Contexture HIE Partners with Verato to Support Patient Matching 

Contexture HIE has tapped Verato's data management solution to bolster patient matching in Arizona and Colorado, tackling a multi-billion-dollar healthcare challenge of accurate record linkage. 

Contexture, a health information exchange (HIE) for Arizona and Colorado, is integrating Verato's healthcare master data management (hMDM) solution to aid in patient matching across its network of 28 million patients. 

“The ability to track patient identities and understand who patients are across services and geographies is an essential component of a successful HIE,” Deanna Towne, chief information officer of contexture,” said in a press release

Specifically, the HIE plans to leverage Verato's Referential Matching, a technology that aims to automate and simplify data management. The tool draws upon a database containing over 300 million identity records and three decades of historical data. By being the first point of contact for incoming data, it is expected to reduce data duplication and enhance overall data quality. 

“Better healthcare data integrity supports better decisions at both the individual patient level and the broader community level,” said Clay Ritchey, CEO of Verato.  

Patient matching, a process crucial to patient safety and care quality, is the linchpin of healthcare interoperability, yet it presents a significant challenge in the US. This process, which ties together a patient's data across multiple health systems, often stumbles on discrepancies. 

In fact, one in five patient records within the same healthcare system are duplicates, and a staggering 50 percent of records are mismatched during transfers. From data entry errors to poor technology to unforeseen issues such as individuals moving or divorcing, there are many factors that lead to poor patient matching.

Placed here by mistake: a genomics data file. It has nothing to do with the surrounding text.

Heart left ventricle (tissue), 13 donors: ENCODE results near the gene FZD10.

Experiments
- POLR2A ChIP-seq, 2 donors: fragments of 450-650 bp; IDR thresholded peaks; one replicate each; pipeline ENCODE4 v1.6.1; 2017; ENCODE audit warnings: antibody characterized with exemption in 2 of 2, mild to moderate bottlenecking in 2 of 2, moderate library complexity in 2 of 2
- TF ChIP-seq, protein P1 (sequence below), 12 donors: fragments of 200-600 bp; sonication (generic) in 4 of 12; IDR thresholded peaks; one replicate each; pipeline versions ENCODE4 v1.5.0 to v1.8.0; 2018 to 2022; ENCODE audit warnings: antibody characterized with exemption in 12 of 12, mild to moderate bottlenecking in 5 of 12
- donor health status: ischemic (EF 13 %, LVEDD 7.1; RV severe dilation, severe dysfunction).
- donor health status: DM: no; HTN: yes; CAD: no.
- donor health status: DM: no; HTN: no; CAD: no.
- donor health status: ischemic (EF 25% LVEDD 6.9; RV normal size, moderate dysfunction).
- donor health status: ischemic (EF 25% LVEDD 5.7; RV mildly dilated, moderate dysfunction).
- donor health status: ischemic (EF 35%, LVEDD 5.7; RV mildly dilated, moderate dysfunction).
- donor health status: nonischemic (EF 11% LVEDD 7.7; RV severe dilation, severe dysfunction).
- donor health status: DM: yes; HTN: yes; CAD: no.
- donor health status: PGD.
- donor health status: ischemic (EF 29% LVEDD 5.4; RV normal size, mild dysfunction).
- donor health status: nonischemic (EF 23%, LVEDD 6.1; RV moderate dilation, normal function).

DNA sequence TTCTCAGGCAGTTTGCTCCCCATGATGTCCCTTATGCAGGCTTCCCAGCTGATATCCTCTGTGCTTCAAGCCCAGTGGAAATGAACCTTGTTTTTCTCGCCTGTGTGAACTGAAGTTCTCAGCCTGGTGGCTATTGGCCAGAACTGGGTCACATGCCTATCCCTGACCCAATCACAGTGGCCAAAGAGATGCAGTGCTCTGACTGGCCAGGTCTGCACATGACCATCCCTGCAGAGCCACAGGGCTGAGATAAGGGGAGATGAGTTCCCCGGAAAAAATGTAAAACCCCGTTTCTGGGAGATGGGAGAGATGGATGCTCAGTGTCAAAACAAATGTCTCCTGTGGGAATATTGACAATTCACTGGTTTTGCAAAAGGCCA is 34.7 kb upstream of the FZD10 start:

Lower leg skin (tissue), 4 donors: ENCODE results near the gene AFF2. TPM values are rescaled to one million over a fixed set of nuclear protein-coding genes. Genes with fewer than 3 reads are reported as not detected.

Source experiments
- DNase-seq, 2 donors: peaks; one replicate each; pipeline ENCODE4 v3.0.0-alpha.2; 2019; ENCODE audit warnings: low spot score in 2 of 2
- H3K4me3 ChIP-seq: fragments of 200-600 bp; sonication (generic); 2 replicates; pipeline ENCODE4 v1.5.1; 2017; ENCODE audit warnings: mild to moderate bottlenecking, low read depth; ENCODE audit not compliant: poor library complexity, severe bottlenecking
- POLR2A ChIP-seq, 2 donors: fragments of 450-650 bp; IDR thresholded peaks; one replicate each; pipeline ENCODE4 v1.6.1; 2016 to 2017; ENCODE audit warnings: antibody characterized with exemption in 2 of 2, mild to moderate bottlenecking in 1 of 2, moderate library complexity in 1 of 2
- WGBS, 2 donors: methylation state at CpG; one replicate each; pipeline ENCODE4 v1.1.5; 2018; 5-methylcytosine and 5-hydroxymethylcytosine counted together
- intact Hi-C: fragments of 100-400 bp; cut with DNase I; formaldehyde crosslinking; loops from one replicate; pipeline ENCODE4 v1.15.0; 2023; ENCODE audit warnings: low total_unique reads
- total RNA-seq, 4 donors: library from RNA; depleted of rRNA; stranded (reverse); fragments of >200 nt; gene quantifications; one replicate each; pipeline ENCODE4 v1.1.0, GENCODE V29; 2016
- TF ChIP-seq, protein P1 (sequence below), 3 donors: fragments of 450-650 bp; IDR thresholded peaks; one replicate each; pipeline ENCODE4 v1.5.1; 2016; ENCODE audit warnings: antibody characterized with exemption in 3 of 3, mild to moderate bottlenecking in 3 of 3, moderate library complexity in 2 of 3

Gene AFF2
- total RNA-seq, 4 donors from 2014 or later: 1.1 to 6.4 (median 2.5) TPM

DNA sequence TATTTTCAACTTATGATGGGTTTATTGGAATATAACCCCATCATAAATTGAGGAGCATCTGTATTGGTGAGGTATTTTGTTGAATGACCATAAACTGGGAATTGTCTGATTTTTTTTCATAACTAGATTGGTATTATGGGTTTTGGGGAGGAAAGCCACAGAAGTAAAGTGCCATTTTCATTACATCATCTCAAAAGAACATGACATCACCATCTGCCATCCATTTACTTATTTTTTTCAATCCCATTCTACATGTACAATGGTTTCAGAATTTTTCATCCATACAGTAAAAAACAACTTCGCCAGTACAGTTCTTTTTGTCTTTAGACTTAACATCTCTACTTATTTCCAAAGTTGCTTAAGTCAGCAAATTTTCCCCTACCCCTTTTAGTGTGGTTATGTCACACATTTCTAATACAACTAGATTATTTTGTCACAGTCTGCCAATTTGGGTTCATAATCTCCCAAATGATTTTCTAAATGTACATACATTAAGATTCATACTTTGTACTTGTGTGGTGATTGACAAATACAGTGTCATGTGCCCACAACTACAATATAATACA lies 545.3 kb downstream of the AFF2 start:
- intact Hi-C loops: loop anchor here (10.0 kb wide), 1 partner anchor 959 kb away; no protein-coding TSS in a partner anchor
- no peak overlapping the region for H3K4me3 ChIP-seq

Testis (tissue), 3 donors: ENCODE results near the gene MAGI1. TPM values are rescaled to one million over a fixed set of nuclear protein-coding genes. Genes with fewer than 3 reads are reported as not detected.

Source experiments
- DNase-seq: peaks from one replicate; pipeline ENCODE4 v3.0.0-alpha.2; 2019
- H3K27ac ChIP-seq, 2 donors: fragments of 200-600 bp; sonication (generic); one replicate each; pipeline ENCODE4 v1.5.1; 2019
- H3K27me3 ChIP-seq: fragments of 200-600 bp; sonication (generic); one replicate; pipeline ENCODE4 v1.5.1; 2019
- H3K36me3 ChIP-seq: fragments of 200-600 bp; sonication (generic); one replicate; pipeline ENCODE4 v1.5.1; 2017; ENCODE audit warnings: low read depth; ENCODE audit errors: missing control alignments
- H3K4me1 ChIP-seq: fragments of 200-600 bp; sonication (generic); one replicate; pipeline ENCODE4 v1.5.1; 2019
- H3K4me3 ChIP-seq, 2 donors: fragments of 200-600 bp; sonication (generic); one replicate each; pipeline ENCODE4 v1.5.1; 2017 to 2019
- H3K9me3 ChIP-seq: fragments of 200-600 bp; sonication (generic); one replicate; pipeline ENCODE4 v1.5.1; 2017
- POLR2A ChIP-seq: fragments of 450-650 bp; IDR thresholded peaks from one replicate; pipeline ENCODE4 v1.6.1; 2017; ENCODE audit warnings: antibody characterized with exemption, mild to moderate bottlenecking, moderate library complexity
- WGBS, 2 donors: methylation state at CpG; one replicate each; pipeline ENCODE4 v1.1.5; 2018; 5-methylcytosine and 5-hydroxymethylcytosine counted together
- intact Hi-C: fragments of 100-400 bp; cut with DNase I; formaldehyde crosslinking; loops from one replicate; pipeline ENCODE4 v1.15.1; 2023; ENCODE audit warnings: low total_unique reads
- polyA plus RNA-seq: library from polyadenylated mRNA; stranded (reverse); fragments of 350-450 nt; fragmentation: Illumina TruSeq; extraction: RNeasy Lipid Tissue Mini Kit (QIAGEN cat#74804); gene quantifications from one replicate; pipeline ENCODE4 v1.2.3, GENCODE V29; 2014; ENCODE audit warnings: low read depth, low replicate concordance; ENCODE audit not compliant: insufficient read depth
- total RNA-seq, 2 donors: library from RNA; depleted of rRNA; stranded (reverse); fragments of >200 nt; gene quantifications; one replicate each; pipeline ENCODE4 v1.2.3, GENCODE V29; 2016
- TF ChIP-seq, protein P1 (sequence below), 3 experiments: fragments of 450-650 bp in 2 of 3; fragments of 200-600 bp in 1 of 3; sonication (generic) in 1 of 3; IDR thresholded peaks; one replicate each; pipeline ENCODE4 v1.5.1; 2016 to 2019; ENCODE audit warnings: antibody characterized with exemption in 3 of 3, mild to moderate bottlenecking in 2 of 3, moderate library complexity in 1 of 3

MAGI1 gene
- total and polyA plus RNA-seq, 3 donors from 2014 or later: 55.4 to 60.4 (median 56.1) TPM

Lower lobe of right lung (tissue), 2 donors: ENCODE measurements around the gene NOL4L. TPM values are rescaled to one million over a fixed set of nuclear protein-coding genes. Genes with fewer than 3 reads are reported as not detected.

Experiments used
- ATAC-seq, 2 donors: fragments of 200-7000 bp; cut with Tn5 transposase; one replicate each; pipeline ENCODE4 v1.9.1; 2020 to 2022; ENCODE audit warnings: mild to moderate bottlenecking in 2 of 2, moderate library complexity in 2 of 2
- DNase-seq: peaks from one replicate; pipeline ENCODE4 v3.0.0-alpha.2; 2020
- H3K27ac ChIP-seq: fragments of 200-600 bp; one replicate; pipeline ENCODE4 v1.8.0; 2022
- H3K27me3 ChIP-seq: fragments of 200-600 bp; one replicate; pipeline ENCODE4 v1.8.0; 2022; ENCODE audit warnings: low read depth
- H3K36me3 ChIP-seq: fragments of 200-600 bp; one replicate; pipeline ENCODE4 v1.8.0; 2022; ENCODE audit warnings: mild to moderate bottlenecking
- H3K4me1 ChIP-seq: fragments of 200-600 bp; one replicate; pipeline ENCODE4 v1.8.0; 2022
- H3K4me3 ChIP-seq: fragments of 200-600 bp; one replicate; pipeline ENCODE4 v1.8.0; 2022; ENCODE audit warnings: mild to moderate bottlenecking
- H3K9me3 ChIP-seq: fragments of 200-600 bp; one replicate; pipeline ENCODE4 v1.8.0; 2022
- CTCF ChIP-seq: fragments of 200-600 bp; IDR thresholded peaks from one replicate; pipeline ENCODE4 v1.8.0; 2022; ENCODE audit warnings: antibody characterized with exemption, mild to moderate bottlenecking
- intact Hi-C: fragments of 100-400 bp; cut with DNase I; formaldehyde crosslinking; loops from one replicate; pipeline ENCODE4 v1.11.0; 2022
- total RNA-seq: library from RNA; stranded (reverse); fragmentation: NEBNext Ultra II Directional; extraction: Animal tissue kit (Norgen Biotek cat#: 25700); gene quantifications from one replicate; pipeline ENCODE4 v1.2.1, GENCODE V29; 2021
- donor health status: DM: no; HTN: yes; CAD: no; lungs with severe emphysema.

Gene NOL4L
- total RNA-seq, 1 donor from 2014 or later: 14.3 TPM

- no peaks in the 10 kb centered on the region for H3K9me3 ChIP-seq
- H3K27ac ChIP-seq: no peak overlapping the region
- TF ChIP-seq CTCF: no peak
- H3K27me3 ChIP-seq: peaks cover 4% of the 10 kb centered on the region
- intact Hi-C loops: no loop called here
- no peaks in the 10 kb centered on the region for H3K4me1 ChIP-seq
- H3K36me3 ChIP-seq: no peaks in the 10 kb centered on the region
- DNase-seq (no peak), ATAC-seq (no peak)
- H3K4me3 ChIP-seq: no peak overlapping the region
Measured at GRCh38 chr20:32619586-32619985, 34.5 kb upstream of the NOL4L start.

It's been found that such misidentifications, leading to mismatched or incorrect patient records, are responsible for about 33 percent of payer-rejected medical claims. According to a 2018 Black Book survey, duplicate patient EHRs cost hospitals an average of $1,950 per patient. In 2017, claim denials due to these issues cost the average hospital $1.5 million. 

Beyond the financial burden, patient misidentification significantly affects patient outcomes, which can lead to grave safety issues. 

John Lee, MD, CMIO of Allegheny Health Network, noted that he gave a patient the inappropriate antibiotic because the allergy information attributed to the patient was actually from a patient with a similar name. 

"I also know of a patient who couldn't get their COVID vaccine because, according to records, that patient had already received a COVID vaccine because their record had been overlaid with another patient's record," Lee, said at a Patient ID Now Coalition press briefing. "That sort of thing happens at scale on a repeated basis throughout our healthcare system." 

Such systemic errors occur repeatedly across the healthcare sector, sparking concerns among healthcare executives and federal agencies. This has stirred interest in solutions to address patient matching deficiencies, one of them being the concept of a National Patient Identifier (NPI). This controversial yet frequently sough after idea involves assigning each American citizen a unique number. This number would be used across the healthcare system, greatly reducing the chance of overlapping patient health records when individuals share the same name or birthdate. 

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